After successfully navigating three of these puddles, we encounter the forth. Big Bertha. She was the largest puddle we had seen and not only that, but once you cleared the water, you encountered a long, straight, steep stretch of road. This road was getting muddy – all the trucks were splashing water and kicking up the rocks. This was also the deepest of the channels we had to deal with. It was at least 8-10 inches deep and the underwater rocks were the biggest. One wrong turn and we’d blow a tire or rip out the undercarriage. I was not keen on the idea of us getting stuck in the puddle too – at this point there were at least a dozen vehicles behind us. Some Subarus who may be able to make the trip weren’t the cars I was worried about. I was more concerned about the pick-up truck driving locals and how pissed they’d be if we blocked their only way home. Not worth it.
We decided to turn around and cross those three original puddles again. The other Priuses (Priii?) followed our lead and we raced back to civilization.
As we approached the puddles, I planned on hopping out and replotting an appropriate return path, but the driver had other ideas. He said since we’ve already been through this area, we know we can make it…so let’s just drive. My stomach knotted as he laid his foot on the accelerator. We sped through each of these three remaining obstacles each time smacking into rocks – the sound of them scraping under the car caused me to gnash my teeth. The final puddle had us on a surprising trajectory – one that caused the water to flow over the top of the hood and onto the windshield. I’m pretty sure that’s not ideal for a hybrid vehicle, right?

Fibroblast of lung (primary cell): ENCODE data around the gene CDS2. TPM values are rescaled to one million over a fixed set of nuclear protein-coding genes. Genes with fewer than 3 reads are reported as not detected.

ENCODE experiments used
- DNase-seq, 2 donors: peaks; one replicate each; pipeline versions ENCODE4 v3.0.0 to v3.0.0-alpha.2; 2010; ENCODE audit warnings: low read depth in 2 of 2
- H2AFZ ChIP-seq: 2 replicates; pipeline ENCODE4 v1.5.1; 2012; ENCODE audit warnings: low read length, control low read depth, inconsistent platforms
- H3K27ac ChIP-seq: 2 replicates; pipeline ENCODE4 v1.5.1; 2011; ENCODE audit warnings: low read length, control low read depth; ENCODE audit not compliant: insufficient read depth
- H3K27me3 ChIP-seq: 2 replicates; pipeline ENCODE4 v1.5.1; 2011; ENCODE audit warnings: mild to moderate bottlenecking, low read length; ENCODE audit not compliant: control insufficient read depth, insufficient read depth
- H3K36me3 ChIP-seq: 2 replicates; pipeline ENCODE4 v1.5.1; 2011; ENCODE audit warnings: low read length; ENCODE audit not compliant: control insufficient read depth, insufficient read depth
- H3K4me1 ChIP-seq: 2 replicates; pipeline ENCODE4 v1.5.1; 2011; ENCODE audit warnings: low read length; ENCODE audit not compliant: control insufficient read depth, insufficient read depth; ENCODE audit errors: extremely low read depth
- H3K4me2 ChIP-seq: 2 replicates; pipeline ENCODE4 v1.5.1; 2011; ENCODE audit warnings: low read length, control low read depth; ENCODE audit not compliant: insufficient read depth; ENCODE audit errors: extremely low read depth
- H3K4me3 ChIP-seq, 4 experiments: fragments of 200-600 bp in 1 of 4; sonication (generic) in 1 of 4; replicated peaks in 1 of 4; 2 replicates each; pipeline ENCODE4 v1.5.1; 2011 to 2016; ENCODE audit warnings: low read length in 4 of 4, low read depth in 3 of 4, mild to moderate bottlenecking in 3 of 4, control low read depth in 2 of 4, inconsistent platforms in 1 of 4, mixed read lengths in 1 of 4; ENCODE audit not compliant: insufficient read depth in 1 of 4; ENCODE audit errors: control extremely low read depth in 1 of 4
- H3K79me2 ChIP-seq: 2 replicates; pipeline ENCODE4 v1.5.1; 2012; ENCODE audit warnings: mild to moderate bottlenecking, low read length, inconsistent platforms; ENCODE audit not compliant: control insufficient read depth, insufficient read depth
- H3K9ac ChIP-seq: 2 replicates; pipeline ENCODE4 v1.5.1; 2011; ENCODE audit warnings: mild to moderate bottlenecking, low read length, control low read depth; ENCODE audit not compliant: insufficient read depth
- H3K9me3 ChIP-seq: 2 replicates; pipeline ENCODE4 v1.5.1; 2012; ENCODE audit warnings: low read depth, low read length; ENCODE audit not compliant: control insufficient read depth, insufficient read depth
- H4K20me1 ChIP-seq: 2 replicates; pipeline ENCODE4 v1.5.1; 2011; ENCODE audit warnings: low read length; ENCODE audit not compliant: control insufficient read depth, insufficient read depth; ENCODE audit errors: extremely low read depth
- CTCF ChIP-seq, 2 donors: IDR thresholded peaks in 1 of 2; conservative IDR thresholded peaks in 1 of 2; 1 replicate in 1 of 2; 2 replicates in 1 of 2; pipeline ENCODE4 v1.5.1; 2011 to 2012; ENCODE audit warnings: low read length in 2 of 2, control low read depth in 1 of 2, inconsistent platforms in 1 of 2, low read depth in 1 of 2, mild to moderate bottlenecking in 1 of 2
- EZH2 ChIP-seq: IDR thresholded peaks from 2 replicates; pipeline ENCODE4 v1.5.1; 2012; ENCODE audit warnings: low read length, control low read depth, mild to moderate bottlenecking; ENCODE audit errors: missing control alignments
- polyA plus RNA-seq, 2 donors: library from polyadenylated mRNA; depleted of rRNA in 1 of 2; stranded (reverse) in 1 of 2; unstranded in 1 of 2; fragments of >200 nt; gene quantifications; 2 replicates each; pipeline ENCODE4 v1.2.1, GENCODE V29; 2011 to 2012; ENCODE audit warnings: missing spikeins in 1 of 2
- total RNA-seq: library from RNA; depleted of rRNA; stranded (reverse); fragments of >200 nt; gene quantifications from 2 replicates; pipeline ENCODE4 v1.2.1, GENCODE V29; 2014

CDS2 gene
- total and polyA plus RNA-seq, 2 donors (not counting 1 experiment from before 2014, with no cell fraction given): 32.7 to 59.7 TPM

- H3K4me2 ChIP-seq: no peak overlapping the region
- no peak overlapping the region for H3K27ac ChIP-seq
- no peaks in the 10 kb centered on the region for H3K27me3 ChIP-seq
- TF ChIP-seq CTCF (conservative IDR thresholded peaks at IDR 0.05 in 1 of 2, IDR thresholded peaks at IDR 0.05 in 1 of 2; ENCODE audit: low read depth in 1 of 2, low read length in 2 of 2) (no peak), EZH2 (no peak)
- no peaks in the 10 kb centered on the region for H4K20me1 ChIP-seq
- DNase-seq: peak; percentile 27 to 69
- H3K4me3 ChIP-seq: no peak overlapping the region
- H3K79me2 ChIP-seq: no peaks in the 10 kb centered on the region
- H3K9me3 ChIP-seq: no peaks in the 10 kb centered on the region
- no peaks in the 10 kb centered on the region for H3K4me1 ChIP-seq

The last of the puddles were in our rear view mirror. We snaked our way through the gravel road, then back on to pavement. We hurried back into Willits to snag some motel rooms – I wasn’t going to sleep in the Prius, that’s for sure.
As we drive through town, the car was making an interesting sound – a muffled scraping sound. It didn’t sound like a flat tire, but it didn’t sound right either. When we’d pass someone on the street, they would turn and stare at us – obviously the sound we heard inside was also heard outside the car. We are still causing a scene.
We pull into a local Grocery Outlet – needing toothbrush, tooth paste and phone chargers – as we had no intention of staying out all night when we left 13 hours prior. I decided to take a look at the front of the car and I found a large rubber piece hanging from just under the headlights. It runs the entire front width of the car and it is broken, it is dragging against the pavement. It is pushing rocks, sticks, trash and other debris with us. I managed to reattach this piece, but after a few minutes of driving it would fall again. Of the four to six rivets, only two were still working properly and they wouldn’t hold the piece up.
I was terrified this would either catapult us to our death somehow, or would break off and someone behind us would be severely injured. I couldn’t find a way to remove this damaged piece. I made my recommendation and went along with the majority vote.
As we left Willits the next morning, the car was still in the same shape – I was pleased to see that the tires hadn’t deflated during the night. What a lovely surprise.
Well, Little Prius, we took you on an adventure and you returned us home. You were a little banged up, but those battle scars show what you’ve done, what you can do. This is the most excitement you’ve had and will likely never have anything this wild run under your tires again.